A federal audit of the construction of a new Environmental Protection Agency laboratory in Annapolis says that contract supervision problems at the General Services Administration, mistakes by the builder and interference by the EPA may cost the government $1.5 million.

The audit by the inspector general of the GSA, the agency that provides office space for the federal government, says that "many of the building systems remain nonoperational 2 1/2 years after occupancy . . . . Even more striking is that GSA has inspected and approved full payment for incomplete work."

Records show that through the first two years GSA paid the Woodbridge Construction Corp., which built the water quality testing laboratory, $726,000. Woodbridge President A. John Briscuso denies that his company is to blame for any problems with the building.

The audit, conducted last fall and released this month, said that "a lack of adequate technical input in the conceptual, design and construction phases, has resulted in significant losses to the government."

"There are some rooms which we can't occupy, and we've moved laboratories to other rooms," said Orterio Villa, director of the lab. "The ideal way to do it would have been to complete the work before moving people in."

Most construction deficiencies turn up during routine inspections or when the government takes over the building, said Carl L. Brown, director of field audits for the GSA. "In this case," he said, "the problems existed more than two years after that point."

The 31,323-square-foot facility at 839 Bestgate Rd. was built by Woodbridge, an Annapolis-based company that primarily builds homes, under a lease-construction contract that was signed with GSA in 1977. Under that arrangement, Woodbridge owns the building and leases it to the government for 15 years.

The audit takes a swipe at the EPA for "causing administrative problems by making changes during construction without GSA's know-ledge and by purchasing equipment for the project which was not compatible with the buildings' systems." Villa said "a laboratory is like any business--your analytical equipment is always evolving, so there's no doubt that we changed some equipment. We were looking for better ways to do things."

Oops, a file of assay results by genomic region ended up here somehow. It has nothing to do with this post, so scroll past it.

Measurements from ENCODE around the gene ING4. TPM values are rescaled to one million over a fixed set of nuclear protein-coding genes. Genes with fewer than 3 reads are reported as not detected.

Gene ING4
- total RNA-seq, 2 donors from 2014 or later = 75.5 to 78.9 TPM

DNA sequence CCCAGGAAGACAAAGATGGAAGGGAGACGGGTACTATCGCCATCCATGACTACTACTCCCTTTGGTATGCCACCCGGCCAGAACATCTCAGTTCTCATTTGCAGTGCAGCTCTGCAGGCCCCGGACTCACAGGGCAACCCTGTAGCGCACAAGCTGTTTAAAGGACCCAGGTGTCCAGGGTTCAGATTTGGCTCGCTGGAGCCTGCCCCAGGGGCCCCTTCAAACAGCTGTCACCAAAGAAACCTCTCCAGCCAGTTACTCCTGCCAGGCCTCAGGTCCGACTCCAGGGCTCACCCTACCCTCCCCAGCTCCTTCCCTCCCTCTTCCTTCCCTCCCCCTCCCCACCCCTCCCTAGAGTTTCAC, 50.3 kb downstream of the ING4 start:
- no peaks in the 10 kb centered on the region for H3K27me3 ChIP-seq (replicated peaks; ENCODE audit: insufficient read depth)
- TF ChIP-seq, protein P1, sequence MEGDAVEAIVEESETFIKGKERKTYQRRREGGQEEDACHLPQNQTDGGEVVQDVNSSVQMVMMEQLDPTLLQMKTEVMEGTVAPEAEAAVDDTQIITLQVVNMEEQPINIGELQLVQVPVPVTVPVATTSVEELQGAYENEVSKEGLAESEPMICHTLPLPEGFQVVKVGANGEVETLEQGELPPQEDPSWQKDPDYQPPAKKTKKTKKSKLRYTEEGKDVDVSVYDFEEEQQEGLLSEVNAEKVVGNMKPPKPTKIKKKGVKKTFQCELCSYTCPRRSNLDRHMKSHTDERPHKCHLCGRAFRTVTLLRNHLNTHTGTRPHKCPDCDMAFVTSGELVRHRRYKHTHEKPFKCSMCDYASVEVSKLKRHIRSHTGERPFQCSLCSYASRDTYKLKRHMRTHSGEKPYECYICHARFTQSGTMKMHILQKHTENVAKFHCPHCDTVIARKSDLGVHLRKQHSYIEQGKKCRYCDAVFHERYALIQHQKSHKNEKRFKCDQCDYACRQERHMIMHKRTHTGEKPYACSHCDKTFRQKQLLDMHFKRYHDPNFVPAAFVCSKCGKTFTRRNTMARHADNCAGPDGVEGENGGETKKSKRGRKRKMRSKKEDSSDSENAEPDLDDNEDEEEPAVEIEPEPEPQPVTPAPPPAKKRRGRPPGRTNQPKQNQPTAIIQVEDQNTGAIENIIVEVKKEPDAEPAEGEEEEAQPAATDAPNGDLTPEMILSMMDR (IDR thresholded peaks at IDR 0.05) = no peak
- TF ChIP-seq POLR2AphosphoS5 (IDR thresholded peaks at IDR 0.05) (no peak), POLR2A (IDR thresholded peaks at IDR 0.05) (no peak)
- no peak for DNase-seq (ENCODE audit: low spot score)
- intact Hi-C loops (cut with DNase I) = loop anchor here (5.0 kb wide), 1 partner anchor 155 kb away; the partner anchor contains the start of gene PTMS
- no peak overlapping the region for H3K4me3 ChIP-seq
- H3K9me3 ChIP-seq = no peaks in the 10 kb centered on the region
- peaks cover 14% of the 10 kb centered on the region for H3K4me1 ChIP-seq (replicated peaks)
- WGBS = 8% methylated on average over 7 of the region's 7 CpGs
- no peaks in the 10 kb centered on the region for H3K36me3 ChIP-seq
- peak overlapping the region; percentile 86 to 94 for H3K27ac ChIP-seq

Woodbridge President Briscuso said Thursday he was "shocked at the thought such problems exist." The building, he said, is "fully operational. This is the very first I've heard about any of this. How can I get a copy of that report? I want to know more."

The audit says Woodbridge failed to properly assess heating, cooling and ventilation system changes, costing the government $613,015; deleted work prescribed in the contract costing $104,567, and failed to perform work outlined in the contract costing $95,110. The auditors estimated that only 40 percent of the $1.1 million lost through March was "recoverable." However, James G. Whitlock, GSA regional public buildings commissioner, said the amount is subject to negotiations and could vary.

Additional losses over the life of the lease can be attributed to energy savings that "never materialized," the audit states, due to the installation of equipment suggested by the builder. The facility, the report says, is "one of the top energy users of any government-owned or -leased building."

"The major problem is with the heating, ventilation and air conditioning system," Villa said. "There's no humidity control for our sensitive experiments." Villa said that the agency's 30 employes are "making do."

"This is all amazing. There's absolutely no problem; they've all been corrected," Briscuso said. "The problems now emerging are the government's responsibility because they designed the building and what they didn't design they approved."